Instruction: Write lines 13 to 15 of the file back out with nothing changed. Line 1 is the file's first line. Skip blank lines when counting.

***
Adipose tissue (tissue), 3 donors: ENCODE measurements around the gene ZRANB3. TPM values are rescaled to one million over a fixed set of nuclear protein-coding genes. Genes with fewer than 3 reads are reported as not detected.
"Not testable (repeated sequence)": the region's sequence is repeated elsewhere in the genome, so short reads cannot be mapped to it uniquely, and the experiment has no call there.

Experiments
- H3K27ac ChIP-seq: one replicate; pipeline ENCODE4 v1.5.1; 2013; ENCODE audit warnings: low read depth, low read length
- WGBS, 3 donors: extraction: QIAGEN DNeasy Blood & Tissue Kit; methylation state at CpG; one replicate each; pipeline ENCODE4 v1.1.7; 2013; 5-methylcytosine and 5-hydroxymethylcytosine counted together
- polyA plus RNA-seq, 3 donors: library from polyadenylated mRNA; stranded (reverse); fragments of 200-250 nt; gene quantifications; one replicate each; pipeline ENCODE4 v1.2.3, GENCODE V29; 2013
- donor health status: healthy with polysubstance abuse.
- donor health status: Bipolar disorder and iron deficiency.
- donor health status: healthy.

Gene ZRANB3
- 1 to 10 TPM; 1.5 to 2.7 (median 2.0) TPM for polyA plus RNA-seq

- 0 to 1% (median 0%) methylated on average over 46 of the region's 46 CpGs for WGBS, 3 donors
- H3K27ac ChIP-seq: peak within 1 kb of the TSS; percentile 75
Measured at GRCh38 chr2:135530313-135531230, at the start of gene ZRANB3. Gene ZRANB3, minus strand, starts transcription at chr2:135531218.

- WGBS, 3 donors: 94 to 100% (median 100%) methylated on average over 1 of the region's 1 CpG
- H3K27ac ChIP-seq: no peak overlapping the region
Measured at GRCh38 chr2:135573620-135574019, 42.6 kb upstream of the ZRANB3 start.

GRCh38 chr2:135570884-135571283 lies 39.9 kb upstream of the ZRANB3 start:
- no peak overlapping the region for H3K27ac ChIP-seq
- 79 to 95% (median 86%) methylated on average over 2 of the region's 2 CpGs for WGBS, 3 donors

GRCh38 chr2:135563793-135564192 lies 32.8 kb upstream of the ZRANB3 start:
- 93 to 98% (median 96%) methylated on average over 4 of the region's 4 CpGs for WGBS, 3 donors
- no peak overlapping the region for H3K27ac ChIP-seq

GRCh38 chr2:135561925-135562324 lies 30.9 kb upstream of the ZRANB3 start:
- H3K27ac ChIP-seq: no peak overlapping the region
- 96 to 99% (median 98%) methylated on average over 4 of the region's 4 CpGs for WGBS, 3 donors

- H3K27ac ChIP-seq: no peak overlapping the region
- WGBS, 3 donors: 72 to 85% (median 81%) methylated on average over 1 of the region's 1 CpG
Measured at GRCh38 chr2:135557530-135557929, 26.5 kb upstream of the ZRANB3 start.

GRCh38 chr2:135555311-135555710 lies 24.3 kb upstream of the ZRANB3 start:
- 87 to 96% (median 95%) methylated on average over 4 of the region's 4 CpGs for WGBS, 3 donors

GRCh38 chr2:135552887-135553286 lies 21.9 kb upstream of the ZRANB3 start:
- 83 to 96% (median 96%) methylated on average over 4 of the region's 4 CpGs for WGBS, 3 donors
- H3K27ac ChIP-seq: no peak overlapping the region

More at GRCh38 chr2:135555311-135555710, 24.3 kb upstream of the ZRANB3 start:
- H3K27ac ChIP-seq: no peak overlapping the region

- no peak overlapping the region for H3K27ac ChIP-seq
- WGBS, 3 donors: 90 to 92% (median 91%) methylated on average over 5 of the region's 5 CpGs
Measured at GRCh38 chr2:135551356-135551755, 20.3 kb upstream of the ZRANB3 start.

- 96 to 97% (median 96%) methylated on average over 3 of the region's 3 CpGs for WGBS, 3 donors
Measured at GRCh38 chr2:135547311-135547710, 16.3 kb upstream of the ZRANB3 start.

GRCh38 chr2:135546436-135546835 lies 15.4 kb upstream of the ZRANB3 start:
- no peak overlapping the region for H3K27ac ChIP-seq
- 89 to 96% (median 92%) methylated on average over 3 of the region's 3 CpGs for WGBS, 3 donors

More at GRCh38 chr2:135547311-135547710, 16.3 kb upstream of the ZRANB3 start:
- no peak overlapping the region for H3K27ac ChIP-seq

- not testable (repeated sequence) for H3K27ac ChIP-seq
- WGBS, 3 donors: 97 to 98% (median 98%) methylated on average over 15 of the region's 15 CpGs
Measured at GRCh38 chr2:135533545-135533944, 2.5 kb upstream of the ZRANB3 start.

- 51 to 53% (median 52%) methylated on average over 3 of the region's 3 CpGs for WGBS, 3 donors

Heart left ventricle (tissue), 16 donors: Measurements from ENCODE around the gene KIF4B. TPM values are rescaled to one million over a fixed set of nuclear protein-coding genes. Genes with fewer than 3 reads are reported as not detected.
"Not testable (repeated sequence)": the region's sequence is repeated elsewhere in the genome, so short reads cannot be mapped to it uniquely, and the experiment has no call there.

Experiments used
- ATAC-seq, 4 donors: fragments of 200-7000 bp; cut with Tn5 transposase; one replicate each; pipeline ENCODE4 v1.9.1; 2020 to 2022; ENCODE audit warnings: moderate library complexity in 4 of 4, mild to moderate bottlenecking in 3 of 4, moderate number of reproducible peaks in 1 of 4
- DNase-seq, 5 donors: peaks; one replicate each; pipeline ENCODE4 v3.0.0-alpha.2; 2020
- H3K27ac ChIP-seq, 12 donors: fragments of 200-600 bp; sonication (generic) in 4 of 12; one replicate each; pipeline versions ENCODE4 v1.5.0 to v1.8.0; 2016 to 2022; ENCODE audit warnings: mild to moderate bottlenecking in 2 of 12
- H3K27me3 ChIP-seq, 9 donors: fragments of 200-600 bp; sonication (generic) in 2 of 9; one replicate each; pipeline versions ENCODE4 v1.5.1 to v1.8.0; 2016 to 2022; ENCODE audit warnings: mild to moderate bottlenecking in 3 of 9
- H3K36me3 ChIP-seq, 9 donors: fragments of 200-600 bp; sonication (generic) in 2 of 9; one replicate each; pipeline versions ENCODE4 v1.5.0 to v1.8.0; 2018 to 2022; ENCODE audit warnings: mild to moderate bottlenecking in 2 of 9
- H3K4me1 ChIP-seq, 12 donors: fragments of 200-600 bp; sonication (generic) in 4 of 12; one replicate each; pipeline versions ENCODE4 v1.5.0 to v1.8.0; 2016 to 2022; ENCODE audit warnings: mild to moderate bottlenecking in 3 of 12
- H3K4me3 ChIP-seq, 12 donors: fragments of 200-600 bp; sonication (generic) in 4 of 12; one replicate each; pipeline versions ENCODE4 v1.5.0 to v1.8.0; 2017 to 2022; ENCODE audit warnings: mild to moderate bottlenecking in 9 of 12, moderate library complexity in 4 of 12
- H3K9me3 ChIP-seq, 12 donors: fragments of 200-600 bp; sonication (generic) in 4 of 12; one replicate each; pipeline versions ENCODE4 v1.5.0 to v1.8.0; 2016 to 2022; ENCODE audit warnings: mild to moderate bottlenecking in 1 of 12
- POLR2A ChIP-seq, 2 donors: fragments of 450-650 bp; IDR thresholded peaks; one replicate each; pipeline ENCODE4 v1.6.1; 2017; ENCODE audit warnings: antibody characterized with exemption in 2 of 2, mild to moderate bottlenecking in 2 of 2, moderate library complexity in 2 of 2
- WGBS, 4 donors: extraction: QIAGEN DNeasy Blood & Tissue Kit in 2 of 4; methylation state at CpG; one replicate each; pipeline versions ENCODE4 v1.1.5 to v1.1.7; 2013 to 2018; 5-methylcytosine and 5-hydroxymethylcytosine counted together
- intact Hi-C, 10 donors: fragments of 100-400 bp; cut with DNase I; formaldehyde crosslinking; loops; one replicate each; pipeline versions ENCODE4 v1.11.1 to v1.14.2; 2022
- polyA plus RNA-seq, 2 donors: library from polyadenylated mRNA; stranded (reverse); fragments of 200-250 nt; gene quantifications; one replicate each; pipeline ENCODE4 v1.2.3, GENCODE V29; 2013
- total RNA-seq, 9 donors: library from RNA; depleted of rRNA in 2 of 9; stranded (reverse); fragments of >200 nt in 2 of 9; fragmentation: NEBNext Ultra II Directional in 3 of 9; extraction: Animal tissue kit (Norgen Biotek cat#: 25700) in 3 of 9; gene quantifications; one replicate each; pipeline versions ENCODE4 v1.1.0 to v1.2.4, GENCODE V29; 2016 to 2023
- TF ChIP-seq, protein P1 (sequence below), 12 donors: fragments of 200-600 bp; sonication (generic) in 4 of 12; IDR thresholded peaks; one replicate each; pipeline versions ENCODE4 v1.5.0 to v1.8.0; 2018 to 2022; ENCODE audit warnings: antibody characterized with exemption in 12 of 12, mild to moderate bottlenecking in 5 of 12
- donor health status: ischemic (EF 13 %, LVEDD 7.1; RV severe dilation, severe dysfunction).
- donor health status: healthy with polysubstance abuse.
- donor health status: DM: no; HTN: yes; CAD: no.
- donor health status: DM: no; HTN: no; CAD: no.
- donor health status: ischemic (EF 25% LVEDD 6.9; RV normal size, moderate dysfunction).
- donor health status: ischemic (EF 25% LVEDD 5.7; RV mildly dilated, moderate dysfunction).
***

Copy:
- H3K27ac ChIP-seq: peak within 1 kb of the TSS; percentile 75
Measured at GRCh38 chr2:135530313-135531230, at the start of gene ZRANB3. Gene ZRANB3, minus strand, starts transcription at chr2:135531218.

- WGBS, 3 donors: 94 to 100% (median 100%) methylated on average over 1 of the region's 1 CpG